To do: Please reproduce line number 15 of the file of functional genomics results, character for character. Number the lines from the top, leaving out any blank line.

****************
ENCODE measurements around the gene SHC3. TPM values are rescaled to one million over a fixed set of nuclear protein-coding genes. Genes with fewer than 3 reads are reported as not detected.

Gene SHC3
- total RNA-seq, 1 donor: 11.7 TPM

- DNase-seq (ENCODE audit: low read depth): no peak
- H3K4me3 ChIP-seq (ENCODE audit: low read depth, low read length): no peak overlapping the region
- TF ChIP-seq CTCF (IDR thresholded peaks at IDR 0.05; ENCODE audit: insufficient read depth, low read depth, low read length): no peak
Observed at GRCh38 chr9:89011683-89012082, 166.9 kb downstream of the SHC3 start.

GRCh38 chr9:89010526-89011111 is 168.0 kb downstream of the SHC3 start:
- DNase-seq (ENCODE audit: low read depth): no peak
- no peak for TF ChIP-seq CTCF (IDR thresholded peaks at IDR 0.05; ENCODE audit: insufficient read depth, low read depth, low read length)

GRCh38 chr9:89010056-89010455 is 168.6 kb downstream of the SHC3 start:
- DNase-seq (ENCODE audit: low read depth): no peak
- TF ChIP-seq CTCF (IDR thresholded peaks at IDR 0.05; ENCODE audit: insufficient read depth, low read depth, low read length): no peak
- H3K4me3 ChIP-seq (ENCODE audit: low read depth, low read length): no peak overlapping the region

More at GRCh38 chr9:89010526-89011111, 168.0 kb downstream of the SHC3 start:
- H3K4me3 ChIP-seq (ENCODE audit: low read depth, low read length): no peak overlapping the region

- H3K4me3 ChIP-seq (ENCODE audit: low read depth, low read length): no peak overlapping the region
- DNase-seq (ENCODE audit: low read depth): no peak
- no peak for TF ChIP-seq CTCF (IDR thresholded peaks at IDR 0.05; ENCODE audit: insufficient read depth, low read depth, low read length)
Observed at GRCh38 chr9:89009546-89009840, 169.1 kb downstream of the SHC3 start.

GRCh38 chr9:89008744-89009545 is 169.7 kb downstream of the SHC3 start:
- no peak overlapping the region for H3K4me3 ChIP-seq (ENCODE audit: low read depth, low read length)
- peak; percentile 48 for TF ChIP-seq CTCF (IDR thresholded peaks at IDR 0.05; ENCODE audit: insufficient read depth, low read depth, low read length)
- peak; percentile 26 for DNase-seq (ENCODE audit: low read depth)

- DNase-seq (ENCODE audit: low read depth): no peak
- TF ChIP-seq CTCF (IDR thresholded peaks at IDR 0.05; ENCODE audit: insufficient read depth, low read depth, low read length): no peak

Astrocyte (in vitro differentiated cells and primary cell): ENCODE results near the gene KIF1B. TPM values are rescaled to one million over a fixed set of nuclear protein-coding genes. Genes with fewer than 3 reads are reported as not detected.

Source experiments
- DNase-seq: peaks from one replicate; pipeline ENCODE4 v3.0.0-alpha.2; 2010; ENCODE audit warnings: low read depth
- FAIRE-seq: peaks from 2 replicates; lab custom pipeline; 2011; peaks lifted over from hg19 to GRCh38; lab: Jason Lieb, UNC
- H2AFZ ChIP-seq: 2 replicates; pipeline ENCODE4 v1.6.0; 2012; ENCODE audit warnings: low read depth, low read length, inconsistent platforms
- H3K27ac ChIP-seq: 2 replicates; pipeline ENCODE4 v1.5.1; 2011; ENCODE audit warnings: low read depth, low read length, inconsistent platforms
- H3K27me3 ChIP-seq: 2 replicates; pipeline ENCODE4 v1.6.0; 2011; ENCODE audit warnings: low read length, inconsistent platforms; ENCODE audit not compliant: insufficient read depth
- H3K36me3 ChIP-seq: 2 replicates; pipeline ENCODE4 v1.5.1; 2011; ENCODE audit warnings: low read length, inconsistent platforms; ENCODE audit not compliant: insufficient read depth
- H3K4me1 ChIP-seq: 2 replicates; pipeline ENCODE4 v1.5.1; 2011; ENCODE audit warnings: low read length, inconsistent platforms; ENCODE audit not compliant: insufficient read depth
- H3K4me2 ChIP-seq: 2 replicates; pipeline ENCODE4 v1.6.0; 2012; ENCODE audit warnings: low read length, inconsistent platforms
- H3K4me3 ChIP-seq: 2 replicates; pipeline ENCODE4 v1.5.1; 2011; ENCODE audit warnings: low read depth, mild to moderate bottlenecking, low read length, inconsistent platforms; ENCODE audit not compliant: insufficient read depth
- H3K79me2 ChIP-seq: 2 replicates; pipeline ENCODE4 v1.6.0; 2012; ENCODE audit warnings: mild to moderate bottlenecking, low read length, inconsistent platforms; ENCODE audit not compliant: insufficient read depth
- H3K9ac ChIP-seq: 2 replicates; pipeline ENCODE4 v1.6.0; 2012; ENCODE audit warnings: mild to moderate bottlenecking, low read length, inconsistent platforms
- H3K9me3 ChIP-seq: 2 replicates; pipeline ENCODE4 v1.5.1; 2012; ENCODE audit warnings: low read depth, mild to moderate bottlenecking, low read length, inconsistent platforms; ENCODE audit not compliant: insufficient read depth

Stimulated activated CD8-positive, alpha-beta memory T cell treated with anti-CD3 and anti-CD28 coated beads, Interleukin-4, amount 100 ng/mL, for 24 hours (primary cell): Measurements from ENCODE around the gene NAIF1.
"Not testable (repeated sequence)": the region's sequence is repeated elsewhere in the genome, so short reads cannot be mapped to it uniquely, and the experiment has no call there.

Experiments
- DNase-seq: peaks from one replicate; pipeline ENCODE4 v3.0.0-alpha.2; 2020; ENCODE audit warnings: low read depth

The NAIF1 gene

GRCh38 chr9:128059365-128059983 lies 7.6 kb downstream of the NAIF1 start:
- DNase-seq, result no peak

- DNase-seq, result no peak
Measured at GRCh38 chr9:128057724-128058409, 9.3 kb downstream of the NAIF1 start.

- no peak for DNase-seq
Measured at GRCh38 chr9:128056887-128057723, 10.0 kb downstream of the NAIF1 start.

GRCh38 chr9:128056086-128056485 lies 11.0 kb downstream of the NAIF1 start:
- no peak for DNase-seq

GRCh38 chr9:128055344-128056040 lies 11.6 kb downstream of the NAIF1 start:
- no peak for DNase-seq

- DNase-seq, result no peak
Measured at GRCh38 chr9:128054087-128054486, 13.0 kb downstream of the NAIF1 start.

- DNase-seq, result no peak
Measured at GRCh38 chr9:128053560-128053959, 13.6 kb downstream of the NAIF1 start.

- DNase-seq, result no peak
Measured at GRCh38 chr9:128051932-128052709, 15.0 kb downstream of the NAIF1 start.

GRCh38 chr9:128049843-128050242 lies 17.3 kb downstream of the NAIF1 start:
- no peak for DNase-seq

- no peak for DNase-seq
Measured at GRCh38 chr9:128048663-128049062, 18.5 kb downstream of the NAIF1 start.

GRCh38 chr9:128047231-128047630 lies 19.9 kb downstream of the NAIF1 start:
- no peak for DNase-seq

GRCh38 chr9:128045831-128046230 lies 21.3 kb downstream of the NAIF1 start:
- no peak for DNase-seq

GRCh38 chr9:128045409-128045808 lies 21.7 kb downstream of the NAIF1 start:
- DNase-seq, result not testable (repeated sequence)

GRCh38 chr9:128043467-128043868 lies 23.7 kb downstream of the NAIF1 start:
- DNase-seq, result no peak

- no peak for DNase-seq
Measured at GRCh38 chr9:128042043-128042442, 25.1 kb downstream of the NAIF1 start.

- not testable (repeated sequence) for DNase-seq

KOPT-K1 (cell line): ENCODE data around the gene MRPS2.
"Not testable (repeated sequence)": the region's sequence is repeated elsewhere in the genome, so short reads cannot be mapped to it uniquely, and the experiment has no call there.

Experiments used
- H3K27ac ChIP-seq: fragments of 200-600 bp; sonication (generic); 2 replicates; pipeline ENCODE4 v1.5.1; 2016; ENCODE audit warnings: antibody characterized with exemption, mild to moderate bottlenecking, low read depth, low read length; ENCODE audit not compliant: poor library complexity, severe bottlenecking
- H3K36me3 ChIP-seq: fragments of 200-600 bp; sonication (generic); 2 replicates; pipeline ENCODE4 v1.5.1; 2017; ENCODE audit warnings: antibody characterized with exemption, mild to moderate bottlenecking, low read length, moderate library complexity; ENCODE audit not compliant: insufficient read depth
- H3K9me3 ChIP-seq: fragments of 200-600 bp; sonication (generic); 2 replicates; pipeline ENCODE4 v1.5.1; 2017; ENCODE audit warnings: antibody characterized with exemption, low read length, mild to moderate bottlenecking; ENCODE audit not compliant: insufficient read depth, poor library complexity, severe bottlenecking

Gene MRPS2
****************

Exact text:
More at GRCh38 chr9:89010526-89011111, 168.0 kb downstream of the SHC3 start: